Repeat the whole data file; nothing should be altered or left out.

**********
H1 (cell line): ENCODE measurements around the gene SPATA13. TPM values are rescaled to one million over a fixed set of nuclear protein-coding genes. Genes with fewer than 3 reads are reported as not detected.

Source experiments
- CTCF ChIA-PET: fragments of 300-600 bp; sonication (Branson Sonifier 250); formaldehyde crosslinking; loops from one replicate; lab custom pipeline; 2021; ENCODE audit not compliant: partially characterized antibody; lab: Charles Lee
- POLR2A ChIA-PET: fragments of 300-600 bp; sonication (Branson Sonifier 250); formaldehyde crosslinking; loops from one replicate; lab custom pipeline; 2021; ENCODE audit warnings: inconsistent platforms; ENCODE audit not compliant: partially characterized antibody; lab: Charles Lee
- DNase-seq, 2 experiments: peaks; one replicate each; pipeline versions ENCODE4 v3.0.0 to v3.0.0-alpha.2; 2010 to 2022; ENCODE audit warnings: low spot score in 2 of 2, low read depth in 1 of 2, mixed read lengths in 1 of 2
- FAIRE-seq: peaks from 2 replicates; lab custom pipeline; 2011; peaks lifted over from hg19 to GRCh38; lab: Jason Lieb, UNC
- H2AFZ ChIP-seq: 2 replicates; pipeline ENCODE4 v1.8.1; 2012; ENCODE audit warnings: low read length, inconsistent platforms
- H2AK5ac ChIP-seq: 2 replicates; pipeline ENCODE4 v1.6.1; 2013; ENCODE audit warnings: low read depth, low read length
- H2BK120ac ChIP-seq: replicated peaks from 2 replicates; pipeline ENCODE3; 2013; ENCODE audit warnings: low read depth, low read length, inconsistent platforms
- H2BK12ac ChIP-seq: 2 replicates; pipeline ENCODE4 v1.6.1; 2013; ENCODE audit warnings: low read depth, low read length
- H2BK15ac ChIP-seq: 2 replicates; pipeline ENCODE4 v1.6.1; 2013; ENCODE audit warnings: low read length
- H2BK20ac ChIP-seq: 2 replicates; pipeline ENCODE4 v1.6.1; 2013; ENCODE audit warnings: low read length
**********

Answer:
H1 (cell line): ENCODE measurements around the gene SPATA13. TPM values are rescaled to one million over a fixed set of nuclear protein-coding genes. Genes with fewer than 3 reads are reported as not detected.

Source experiments
- CTCF ChIA-PET: fragments of 300-600 bp; sonication (Branson Sonifier 250); formaldehyde crosslinking; loops from one replicate; lab custom pipeline; 2021; ENCODE audit not compliant: partially characterized antibody; lab: Charles Lee
- POLR2A ChIA-PET: fragments of 300-600 bp; sonication (Branson Sonifier 250); formaldehyde crosslinking; loops from one replicate; lab custom pipeline; 2021; ENCODE audit warnings: inconsistent platforms; ENCODE audit not compliant: partially characterized antibody; lab: Charles Lee
- DNase-seq, 2 experiments: peaks; one replicate each; pipeline versions ENCODE4 v3.0.0 to v3.0.0-alpha.2; 2010 to 2022; ENCODE audit warnings: low spot score in 2 of 2, low read depth in 1 of 2, mixed read lengths in 1 of 2
- FAIRE-seq: peaks from 2 replicates; lab custom pipeline; 2011; peaks lifted over from hg19 to GRCh38; lab: Jason Lieb, UNC
- H2AFZ ChIP-seq: 2 replicates; pipeline ENCODE4 v1.8.1; 2012; ENCODE audit warnings: low read length, inconsistent platforms
- H2AK5ac ChIP-seq: 2 replicates; pipeline ENCODE4 v1.6.1; 2013; ENCODE audit warnings: low read depth, low read length
- H2BK120ac ChIP-seq: replicated peaks from 2 replicates; pipeline ENCODE3; 2013; ENCODE audit warnings: low read depth, low read length, inconsistent platforms
- H2BK12ac ChIP-seq: 2 replicates; pipeline ENCODE4 v1.6.1; 2013; ENCODE audit warnings: low read depth, low read length
- H2BK15ac ChIP-seq: 2 replicates; pipeline ENCODE4 v1.6.1; 2013; ENCODE audit warnings: low read length
- H2BK20ac ChIP-seq: 2 replicates; pipeline ENCODE4 v1.6.1; 2013; ENCODE audit warnings: low read length